Wayne Munn with a bag
As both men circled each other, Lewis goes in for the attack allowing Munn to fall on him and pin Lewis one-two-three. The crowd was going nuts as their local hero took the first fall. Lewis slowly gets up, the crowd shouts obscenities heard in the the Attitude Era. The second fall begins, and both wrestlers move carefully. One false move could cost Lewis the title. Just then, Munn grabs Lewis out of nowhere, lifts him up above his head and sends Lewis to the floor. The crowd explodes as written reports say that you couldn’t heard Lewis hit the ground because it was so loud. Sandow yells at the referee about the foul, which the ref agrees. Munn rips off his bathrobe and attacks the manager. But this does not change the fact that Lewis is now tied 1-1 with the younger Munn.
After 15 minutes, which Lewis used to recover and get ban-aids on his back, the two wrestlers once again entered the ring. Munn went on the attack and finished Lewis very quickly. The Convention Hall in Wichita shook with noise and excitement. Wayne Munn, the former football star who was the first to mix football tackles with wrestling, was now the world champion. Never mind that Munn was not a true wrestler, he was popular, and a huge name outside of the wrestling world and now wrestling has a hero.
Ed Lewis and his version of the world title
The Gold Dust Trio began to put local promoters out of business with their style of wrestling across the country, and now they had a young charismatic champion who may not have been a great wrestler, but made people believe in him. I have no idea why this story sounds familiar? As wrestling became more theatre, it can be assumed you can make a hero to play the part. But you see the business as a truly worked sport was still brand new. There were holes in the great hero with limited wrestling ability theory. Especially when you have quite a few people going bankrupted due to your business practice. One of those people was Jack Curley.
Jack Curley was a former Gold Dust Trio partner who found himself on the outs with the Trio. Curley had tried to start his own promotion, but he needed legitimacy to draw people to his cards. After signing Ed Lewis’s greatest rival, Joe Stecher, Curley waited to make his move. With Munn now holding the undisputed title, Stecher and Curley had an idea, an awful idea, a wonderful awful idea.
A whole book was written about this paragraph. I have yet to read this book, but here is a brief summary of the events here
Curley had signed a secret contract with Stanislaus Zbyszko before Zbyszko’s match with Munn. You see, Zbyszko maybe 45 years old, but he was a real hooker. Munn may have been a great collegiate athlete, he was not a shooter. So once the bell rang Zbyszko attacked Munn, leaving him to waste in a manner of minutes. Munn was able to put up a fight, but within 20 minutes Zbyszko had swept the would-be hero, claimed the title. Curley’s promotion now was in pose of the undisputed title. In Zbyszko’s last act of his professional wrestling career, he laid down for Joe Stecher and now the Gold Dust Trio must find a way to once again claim the world title from the one person who could beat Ed Lewis.
Three years of dispute
One smart thing the Gold Dust Trio did was never giving Wayne Munn the actual belt. Sandow had used Munn’s foul as an excuse to keep the “Diamond” belt in Ed Lewis’s possession. In reality it was just an angle to promote a rematch down the line for the physical belt. Instead it saved Zbyszko from stealing the belt. The Trio set up a Munn/Lewis rematch right away. Claiming Lewis was still champion due to the foul, a rematch was justified.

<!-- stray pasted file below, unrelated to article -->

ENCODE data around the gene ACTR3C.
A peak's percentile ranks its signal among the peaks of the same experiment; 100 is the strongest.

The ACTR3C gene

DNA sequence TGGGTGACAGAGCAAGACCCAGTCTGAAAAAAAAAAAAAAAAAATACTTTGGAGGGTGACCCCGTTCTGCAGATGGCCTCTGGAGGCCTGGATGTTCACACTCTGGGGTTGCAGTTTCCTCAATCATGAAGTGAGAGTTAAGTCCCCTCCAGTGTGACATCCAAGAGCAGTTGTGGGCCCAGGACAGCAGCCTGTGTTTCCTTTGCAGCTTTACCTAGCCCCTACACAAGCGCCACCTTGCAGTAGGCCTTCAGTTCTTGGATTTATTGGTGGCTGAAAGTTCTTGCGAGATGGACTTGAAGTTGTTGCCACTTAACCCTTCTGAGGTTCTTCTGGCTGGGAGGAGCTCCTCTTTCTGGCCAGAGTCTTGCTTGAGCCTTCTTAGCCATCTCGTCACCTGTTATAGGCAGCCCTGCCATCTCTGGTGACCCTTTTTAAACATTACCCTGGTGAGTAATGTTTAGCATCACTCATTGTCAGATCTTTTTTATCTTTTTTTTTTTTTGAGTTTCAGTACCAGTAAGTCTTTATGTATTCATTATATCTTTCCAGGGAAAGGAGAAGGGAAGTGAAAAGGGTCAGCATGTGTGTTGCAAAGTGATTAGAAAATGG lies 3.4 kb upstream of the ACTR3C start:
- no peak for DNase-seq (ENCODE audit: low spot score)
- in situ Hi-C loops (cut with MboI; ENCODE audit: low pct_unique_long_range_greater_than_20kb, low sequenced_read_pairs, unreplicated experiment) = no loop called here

Lewis won, and half the athletic commissions in the United States recognized Lewis as champion. Though the other half still saw Stecher as champion. For the next three years, the Gold Dust Trio’s promotion ran head to head with the Curley, the Stecher brothers promotion for wrestling supremacy. Man, two promotions running head to head, one focusing more on real wrestlers and the other trying to dive more into the theatrics, I have no idea where I saw this before.
Joe Stecher with his version of the world title in 1926
Over the course of 3 years, both the Gold Dust Trio and Curley’s groups started to dissolve from the inside. Money was being made hand over fist, and wrestling really needed to look to the future. Of course the titles stay in the possession of two older stars, Lewis and Stecher, who by 1928 were 36 and 34 years old. The gridlock between these two promotions had to end, so Lewis and Stecher had to come together and work out a match that was best for business. Lewis and Stecher had agreed to come together in order to settle the dispute once and for all. In front of a reported record breaking crowd for its time in St. Louis, Lewis and Stecher wrestled for over two hours which Ed Lewis win. Unlike their other 2-5 hour marathons, this match was a work.
So in February 1928, Lewis was now seen as the undisputed champion. Order was restored to wrestling! Curley and the Stecher brothers, and the Gold Dust Trio of Billy Sandow, “Toots” Mondt, and Ed Lewis all agreed to work together with Lewis as champion. That was until Curley and “Toots” Mondt went to the New York athletic board and asked they recognize Hans Steinke as the world champion. Wait a minute… Curley working with a member of the Gold Dust Trio? What?